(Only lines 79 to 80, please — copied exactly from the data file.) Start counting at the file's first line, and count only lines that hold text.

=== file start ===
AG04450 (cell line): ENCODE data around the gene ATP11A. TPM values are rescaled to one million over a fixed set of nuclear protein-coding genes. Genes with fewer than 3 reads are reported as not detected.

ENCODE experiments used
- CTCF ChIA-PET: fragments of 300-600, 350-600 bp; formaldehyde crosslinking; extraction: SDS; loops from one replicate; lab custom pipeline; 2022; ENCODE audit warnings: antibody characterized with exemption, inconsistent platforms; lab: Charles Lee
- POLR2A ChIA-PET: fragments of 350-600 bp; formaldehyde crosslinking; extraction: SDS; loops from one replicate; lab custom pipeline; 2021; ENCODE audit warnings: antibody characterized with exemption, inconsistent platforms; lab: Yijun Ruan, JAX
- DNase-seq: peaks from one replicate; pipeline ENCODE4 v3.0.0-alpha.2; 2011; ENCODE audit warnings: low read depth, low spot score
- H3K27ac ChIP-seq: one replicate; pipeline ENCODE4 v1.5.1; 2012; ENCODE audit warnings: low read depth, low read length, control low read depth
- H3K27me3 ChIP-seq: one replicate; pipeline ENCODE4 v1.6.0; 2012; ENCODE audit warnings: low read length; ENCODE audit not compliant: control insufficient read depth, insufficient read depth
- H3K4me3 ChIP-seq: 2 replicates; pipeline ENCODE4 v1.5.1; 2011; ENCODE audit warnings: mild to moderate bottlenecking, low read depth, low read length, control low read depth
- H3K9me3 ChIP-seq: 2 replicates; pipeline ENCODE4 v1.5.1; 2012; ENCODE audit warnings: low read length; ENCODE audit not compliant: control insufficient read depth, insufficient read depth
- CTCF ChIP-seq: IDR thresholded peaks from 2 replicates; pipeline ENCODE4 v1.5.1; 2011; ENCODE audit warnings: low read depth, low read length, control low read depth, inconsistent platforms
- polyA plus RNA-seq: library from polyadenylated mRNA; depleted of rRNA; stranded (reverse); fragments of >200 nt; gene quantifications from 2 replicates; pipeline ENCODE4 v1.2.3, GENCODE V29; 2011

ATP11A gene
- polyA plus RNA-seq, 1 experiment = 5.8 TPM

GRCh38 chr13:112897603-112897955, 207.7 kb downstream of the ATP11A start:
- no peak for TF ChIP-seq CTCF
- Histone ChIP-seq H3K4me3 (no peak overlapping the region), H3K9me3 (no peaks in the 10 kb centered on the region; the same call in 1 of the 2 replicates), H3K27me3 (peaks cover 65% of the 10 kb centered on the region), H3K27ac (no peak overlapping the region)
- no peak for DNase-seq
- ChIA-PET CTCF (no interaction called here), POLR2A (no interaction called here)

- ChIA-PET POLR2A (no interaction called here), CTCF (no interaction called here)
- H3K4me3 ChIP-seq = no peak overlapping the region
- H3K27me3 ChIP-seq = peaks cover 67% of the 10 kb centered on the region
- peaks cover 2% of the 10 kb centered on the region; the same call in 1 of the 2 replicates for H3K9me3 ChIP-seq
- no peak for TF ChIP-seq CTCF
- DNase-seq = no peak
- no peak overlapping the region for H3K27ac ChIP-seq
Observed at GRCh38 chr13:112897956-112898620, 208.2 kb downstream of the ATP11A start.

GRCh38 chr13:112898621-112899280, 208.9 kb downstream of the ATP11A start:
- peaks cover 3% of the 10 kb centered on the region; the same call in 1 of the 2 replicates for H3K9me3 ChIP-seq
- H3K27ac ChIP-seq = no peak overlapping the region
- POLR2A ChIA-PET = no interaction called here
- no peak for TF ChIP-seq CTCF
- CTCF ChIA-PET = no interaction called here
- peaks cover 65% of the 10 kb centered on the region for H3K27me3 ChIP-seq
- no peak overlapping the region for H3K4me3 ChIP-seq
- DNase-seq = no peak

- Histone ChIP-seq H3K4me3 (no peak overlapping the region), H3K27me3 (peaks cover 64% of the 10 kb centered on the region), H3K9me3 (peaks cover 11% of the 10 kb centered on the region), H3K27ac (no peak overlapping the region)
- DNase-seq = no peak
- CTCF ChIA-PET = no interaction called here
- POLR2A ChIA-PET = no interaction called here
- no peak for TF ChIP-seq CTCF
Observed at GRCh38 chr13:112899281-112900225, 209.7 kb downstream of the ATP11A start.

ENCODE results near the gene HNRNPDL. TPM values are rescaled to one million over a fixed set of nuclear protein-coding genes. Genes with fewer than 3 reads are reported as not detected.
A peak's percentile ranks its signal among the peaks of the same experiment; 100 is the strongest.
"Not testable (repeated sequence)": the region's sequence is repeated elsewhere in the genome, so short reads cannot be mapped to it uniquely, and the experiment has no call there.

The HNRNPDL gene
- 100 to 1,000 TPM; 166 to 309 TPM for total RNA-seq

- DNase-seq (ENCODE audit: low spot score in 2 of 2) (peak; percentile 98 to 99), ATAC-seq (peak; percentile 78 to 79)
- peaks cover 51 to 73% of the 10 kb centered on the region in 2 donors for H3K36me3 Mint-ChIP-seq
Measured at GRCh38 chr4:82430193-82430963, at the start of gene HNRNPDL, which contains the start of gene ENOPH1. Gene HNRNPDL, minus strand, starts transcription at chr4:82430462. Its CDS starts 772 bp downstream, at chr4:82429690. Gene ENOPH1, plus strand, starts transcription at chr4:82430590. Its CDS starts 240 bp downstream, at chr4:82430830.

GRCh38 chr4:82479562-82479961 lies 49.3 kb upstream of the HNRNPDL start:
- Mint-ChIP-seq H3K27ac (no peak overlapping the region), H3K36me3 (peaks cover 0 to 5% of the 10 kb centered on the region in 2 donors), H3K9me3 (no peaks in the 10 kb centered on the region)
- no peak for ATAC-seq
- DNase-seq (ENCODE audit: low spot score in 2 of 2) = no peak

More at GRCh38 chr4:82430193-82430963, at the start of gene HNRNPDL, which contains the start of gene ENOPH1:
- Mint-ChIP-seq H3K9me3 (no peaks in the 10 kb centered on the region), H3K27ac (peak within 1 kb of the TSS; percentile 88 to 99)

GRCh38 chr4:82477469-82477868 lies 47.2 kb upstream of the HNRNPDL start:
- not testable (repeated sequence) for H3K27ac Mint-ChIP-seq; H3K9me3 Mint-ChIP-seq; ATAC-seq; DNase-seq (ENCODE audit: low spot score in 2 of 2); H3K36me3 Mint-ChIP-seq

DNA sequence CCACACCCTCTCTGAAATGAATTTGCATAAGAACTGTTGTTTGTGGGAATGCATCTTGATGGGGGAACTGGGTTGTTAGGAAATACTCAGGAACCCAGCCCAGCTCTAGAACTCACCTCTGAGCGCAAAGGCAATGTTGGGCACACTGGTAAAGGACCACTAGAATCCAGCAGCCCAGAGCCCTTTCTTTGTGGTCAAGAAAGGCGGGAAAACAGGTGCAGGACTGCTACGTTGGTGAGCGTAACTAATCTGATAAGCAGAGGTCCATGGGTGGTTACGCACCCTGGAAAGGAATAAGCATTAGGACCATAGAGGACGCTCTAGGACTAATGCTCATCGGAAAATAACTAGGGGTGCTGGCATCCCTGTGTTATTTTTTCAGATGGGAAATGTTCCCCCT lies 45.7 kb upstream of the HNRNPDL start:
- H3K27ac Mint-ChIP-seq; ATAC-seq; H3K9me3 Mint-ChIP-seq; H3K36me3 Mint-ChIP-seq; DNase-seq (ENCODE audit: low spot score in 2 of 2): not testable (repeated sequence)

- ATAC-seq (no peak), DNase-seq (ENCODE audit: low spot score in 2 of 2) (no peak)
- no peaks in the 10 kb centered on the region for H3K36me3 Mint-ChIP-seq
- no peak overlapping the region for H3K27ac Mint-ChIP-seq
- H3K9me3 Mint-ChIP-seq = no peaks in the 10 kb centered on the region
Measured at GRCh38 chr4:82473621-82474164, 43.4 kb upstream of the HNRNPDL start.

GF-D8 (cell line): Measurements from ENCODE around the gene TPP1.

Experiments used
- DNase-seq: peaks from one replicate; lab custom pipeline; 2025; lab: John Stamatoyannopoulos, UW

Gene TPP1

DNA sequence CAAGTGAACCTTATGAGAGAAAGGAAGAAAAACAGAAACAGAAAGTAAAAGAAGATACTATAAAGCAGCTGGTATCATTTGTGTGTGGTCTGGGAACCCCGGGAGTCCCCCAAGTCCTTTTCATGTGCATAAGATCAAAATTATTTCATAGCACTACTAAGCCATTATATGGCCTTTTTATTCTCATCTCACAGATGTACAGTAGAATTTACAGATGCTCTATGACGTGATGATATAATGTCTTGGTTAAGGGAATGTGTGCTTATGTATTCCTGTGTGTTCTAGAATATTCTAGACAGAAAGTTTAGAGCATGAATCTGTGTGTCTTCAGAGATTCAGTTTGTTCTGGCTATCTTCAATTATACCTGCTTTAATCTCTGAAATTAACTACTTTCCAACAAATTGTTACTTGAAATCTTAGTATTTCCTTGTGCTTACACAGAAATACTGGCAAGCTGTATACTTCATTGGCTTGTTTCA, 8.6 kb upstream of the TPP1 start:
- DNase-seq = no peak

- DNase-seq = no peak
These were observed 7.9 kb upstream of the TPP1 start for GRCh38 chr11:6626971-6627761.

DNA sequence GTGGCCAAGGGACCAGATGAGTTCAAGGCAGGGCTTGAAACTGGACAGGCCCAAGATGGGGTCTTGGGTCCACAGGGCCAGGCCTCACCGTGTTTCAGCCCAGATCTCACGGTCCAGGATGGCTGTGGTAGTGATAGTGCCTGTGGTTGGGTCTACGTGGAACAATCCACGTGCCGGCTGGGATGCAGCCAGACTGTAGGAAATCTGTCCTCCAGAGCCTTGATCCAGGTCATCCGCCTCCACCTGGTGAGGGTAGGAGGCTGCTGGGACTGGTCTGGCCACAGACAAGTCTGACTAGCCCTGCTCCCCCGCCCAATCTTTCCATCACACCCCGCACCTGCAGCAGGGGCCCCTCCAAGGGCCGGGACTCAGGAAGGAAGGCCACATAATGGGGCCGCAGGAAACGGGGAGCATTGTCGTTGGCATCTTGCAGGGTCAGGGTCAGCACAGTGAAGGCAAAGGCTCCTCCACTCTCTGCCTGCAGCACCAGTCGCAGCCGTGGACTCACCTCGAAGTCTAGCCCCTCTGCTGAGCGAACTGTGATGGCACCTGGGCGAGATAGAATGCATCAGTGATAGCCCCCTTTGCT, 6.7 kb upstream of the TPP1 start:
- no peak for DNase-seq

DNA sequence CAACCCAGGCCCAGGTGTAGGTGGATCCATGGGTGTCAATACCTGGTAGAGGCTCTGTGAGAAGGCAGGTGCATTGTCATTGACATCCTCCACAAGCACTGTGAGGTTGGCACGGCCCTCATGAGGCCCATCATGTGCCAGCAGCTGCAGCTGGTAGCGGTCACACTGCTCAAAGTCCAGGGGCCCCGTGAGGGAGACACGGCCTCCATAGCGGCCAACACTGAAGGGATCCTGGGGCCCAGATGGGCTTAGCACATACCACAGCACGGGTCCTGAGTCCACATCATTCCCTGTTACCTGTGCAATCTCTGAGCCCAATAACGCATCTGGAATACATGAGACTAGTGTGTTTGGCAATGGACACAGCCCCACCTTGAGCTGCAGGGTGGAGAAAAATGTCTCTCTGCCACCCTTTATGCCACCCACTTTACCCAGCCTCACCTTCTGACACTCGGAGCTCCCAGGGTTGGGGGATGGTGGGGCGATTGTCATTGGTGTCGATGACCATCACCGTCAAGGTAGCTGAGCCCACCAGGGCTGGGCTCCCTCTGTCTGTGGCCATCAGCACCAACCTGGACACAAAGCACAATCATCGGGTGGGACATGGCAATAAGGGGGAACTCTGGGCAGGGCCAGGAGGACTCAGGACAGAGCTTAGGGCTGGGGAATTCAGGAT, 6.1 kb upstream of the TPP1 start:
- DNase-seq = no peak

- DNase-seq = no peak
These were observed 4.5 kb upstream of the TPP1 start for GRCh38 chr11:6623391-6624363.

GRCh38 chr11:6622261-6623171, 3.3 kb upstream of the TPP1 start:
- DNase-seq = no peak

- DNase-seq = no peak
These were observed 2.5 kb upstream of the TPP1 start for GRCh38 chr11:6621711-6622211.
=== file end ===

GRCh38 chr11:6622261-6623171, 3.3 kb upstream of the TPP1 start:
- DNase-seq = no peak